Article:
But if you aren't planning on doing anything besides simply setting up a wireless network, putting the AE in bridge mode is certainly easier and effectively equivalent.
     
  10. Weaselboy Moderator

    Weaselboy

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    #10
    Could be... I guess he thought a snipe hunt was more fun than actually providing a solution. :D
     
  11. RMo macrumors 65816

    RMo

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    #11
    It does appear so. :D
     
  12. That-Guy macrumors 6502a

    That-Guy

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    Feb 25, 2012
    Location:
    UK
    #12
    Just to join in on this conversation, am I right in thinking this setup will/should work:

    - Router from ISP with Wireless Disabled.

    - Apple Airport Express Plugged into ISPs Router via RJ45 Cable.

    - DHCP Disabled on Airport Express.


    Everything in my flat will be connected to the Airport Express Wireless and nothing connected to the ISPs Router apart from the Airport Express via Cable.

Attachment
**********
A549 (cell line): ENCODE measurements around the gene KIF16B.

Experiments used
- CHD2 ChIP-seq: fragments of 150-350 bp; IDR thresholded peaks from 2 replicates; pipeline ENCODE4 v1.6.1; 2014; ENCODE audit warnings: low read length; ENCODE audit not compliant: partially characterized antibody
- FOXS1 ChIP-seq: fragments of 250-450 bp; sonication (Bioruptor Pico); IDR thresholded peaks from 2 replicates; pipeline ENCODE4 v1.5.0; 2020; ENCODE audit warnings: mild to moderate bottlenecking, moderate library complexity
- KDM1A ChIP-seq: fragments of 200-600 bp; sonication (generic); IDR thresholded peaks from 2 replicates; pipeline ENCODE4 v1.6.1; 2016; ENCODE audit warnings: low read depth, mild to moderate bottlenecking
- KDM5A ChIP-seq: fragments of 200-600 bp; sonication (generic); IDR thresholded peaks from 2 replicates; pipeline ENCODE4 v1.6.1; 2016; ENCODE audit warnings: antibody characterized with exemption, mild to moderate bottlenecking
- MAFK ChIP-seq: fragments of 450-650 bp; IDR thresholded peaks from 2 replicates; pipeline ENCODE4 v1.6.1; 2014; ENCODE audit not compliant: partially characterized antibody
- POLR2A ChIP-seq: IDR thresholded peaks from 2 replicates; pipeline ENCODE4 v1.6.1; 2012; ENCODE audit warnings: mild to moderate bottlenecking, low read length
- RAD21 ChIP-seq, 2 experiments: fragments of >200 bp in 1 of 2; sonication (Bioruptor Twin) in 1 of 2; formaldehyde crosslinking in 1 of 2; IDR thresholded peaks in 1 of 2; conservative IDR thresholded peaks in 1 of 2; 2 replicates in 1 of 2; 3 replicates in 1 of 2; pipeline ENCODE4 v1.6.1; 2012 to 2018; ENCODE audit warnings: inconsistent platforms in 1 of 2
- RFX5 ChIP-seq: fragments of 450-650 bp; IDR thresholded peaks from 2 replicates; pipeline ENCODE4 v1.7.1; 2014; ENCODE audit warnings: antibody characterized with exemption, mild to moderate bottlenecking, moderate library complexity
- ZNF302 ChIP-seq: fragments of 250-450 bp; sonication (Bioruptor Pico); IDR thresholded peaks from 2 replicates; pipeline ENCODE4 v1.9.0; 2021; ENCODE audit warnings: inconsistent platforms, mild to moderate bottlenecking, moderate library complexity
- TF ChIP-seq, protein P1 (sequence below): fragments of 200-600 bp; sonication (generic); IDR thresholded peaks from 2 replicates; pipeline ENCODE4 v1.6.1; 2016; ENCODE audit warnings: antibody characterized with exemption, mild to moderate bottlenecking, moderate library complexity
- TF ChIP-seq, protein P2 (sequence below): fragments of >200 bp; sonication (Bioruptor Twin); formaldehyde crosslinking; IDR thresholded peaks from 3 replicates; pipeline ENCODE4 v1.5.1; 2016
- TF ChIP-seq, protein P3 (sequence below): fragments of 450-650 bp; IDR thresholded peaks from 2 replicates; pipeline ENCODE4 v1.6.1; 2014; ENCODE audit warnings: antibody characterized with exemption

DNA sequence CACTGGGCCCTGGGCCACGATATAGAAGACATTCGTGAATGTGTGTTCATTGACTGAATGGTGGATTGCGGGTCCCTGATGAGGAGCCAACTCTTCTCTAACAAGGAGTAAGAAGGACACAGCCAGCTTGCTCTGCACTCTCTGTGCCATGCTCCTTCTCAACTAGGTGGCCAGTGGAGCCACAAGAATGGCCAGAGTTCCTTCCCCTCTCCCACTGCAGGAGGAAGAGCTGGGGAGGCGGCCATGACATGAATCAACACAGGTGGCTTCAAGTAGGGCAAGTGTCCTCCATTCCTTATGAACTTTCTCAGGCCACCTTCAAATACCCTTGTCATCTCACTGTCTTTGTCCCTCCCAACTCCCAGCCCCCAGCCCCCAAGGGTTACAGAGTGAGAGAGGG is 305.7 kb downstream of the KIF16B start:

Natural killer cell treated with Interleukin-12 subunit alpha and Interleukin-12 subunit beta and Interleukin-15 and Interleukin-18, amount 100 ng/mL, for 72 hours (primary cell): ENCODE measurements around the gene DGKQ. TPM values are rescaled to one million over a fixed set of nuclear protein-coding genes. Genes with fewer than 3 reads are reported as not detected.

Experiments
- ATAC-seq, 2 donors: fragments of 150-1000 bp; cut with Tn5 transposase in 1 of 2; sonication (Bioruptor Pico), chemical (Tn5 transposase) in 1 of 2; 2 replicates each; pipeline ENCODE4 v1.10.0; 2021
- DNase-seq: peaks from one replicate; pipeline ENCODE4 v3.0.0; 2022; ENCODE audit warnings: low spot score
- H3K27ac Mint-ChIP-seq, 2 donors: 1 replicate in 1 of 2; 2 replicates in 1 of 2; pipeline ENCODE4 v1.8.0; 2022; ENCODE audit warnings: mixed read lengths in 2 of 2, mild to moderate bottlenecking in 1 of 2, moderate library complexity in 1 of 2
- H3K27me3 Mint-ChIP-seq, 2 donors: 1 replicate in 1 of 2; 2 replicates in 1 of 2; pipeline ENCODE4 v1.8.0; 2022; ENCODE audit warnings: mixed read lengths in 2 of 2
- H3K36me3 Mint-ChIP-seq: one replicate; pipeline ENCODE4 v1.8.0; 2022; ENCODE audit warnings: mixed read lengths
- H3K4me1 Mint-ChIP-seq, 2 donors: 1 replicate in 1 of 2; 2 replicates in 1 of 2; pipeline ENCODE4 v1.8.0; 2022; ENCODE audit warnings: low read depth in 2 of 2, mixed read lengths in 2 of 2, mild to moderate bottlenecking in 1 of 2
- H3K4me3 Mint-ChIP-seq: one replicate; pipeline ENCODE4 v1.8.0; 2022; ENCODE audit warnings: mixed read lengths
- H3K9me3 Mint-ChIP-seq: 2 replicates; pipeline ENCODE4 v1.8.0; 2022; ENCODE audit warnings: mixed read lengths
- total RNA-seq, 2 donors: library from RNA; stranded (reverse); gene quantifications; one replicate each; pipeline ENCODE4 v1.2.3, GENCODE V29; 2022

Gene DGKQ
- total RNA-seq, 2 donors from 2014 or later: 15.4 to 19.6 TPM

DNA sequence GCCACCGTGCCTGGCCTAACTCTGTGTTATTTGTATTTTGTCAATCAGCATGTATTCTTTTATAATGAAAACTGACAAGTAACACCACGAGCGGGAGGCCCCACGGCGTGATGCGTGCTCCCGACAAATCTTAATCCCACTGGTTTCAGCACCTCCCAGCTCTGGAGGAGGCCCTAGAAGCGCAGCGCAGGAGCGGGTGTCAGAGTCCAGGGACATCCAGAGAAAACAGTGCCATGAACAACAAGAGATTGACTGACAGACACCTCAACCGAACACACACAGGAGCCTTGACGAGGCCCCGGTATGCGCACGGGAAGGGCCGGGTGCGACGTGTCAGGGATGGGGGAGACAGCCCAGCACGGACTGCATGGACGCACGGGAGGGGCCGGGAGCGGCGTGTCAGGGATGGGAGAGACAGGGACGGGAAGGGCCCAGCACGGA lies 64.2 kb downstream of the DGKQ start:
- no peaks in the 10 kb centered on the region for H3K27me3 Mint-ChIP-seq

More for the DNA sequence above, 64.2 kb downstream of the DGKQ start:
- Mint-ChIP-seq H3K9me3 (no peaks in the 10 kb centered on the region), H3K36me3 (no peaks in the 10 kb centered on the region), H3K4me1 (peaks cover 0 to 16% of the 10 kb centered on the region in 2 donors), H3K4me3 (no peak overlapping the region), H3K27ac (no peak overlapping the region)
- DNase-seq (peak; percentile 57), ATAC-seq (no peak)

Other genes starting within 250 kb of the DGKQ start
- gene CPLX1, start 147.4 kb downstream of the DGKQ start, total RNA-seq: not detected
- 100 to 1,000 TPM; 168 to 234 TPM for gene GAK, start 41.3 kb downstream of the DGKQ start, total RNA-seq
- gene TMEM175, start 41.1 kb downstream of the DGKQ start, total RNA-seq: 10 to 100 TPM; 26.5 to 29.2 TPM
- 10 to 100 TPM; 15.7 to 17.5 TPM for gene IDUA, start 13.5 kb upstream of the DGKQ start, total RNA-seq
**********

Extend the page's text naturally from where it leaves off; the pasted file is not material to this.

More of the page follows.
Is that the best way of doing things?
     
  13. Weaselboy Moderator

    Weaselboy

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    #13
    Probably the IDEAL setup would be to put the ISP's router in full bridge mode, then allow the Airport Express to handle all DHCP. The problem many run into is some ISP's make it rough to access their router and put it in bridge mode. If you cannot get your IPS's router into bridge mode, just putting the AE in bridge mode like you described will work fine also.
     
  14. Ecofriend thread starter macrumors member

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    Jul 31, 2012
    #14
    Thanks for all the advice, should be ordering my express in a couple weeks!
     
  15. LS417 macrumors regular

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    Oct 30, 2009
    #15
    Sorry for not clarifying. I meant that putting the modem into bridge-mode is the better move, let the Airport handle all the work.